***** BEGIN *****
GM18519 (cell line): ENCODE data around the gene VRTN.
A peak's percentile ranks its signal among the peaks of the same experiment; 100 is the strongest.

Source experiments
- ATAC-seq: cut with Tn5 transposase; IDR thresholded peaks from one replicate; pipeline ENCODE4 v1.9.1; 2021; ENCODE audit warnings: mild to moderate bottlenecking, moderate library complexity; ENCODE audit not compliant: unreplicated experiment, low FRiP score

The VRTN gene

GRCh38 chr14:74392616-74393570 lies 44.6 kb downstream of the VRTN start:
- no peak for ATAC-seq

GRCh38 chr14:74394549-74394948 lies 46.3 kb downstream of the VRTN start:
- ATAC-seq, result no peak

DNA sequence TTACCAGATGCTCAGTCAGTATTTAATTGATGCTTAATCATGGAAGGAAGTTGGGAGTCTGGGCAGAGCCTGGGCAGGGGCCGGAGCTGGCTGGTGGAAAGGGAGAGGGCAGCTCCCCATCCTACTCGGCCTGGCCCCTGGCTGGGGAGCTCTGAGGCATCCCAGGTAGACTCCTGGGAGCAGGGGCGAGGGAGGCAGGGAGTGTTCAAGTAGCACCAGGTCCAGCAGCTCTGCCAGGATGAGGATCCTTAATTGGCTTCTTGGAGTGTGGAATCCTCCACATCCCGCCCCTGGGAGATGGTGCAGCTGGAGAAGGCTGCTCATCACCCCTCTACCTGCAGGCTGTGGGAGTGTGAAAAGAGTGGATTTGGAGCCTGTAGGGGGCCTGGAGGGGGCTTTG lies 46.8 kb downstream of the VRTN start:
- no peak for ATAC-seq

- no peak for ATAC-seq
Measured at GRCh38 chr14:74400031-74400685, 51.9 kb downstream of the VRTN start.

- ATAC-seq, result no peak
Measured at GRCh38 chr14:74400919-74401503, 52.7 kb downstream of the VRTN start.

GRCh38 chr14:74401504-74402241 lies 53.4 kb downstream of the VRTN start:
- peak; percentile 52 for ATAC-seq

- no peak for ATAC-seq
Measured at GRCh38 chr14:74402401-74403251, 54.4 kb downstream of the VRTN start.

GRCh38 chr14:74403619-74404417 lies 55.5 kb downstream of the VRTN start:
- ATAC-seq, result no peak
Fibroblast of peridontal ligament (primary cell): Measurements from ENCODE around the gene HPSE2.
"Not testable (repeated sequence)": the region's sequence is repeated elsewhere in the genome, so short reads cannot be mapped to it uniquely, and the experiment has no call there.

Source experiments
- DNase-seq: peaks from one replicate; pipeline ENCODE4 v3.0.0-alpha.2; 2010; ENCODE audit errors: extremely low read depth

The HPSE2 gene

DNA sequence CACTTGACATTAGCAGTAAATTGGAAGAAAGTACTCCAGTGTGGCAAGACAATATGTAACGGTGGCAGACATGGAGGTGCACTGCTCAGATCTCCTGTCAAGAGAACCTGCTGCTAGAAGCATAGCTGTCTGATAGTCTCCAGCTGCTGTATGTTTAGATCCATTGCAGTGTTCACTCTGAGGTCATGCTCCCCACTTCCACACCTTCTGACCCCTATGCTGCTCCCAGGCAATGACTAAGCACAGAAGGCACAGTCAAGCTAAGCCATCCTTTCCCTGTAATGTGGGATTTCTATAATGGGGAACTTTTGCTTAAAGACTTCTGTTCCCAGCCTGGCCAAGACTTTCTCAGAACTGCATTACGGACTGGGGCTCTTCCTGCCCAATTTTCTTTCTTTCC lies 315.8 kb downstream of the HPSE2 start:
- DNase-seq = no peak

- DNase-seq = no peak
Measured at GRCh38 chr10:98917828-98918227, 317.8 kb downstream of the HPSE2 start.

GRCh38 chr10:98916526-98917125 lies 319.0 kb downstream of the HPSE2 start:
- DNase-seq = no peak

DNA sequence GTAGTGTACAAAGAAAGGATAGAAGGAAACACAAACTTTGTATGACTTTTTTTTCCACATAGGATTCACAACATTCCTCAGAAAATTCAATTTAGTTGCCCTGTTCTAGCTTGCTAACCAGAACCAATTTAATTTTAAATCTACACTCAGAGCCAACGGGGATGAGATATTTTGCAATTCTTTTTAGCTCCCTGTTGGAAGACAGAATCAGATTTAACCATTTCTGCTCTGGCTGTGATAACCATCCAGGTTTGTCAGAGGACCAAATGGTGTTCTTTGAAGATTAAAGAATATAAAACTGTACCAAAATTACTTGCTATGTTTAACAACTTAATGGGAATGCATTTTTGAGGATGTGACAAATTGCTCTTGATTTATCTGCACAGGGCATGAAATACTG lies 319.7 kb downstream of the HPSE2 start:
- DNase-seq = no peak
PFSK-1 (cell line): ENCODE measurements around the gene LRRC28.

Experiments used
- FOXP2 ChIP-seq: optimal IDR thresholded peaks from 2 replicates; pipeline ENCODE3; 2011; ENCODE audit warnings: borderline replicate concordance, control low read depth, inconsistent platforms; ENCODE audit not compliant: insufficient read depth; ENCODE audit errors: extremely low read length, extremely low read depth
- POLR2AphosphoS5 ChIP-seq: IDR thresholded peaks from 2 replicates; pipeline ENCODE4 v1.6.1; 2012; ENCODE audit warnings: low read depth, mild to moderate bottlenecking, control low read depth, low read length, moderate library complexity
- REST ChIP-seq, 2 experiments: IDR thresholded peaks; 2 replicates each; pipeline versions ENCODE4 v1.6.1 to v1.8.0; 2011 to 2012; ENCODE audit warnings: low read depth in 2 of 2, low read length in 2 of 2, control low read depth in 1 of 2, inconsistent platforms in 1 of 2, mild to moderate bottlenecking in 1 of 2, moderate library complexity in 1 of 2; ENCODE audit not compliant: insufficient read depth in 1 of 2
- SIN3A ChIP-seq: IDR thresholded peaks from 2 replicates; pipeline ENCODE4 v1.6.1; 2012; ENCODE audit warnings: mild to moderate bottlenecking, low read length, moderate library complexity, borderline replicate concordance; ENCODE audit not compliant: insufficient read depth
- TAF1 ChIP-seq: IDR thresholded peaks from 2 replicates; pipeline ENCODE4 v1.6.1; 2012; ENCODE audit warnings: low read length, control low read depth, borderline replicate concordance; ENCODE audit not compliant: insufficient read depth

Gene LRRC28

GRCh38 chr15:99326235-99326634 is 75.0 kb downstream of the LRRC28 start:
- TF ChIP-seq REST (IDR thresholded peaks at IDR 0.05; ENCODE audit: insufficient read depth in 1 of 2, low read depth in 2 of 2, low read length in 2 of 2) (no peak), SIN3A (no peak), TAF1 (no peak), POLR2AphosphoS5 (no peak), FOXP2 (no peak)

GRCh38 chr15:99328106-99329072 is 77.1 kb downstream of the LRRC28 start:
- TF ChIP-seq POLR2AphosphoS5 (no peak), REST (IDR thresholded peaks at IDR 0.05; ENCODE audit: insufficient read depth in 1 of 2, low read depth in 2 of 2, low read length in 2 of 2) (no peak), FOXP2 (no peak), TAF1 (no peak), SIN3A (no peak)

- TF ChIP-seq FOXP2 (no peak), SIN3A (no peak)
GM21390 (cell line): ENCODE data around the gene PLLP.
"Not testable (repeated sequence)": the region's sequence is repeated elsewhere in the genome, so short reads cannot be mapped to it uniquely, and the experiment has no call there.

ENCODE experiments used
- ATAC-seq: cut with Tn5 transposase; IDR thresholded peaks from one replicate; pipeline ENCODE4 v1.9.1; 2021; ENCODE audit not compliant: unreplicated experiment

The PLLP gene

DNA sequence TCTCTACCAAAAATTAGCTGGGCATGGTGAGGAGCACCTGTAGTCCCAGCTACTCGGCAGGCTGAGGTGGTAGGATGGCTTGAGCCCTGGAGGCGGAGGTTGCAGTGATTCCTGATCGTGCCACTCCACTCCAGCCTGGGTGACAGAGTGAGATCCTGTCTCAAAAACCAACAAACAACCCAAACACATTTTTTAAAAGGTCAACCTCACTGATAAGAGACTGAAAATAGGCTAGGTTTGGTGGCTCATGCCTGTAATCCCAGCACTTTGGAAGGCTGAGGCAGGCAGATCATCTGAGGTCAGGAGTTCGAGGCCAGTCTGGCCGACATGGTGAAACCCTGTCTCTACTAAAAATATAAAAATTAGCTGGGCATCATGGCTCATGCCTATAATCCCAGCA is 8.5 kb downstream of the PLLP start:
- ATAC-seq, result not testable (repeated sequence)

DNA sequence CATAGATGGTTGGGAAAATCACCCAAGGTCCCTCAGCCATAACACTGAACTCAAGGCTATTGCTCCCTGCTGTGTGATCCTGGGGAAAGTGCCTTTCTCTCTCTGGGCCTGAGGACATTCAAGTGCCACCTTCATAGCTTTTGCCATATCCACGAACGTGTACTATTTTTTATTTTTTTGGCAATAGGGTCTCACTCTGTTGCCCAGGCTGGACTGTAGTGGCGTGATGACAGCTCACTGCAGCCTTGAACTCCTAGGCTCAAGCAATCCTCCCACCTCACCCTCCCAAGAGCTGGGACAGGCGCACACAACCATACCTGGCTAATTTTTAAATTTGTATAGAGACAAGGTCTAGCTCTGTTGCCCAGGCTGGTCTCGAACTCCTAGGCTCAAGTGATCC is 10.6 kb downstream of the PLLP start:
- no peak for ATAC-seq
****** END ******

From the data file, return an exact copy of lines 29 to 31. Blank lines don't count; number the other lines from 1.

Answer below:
- DNase-seq = no peak
Measured at GRCh38 chr10:98917828-98918227, 317.8 kb downstream of the HPSE2 start.

GRCh38 chr10:98916526-98917125 lies 319.0 kb downstream of the HPSE2 start: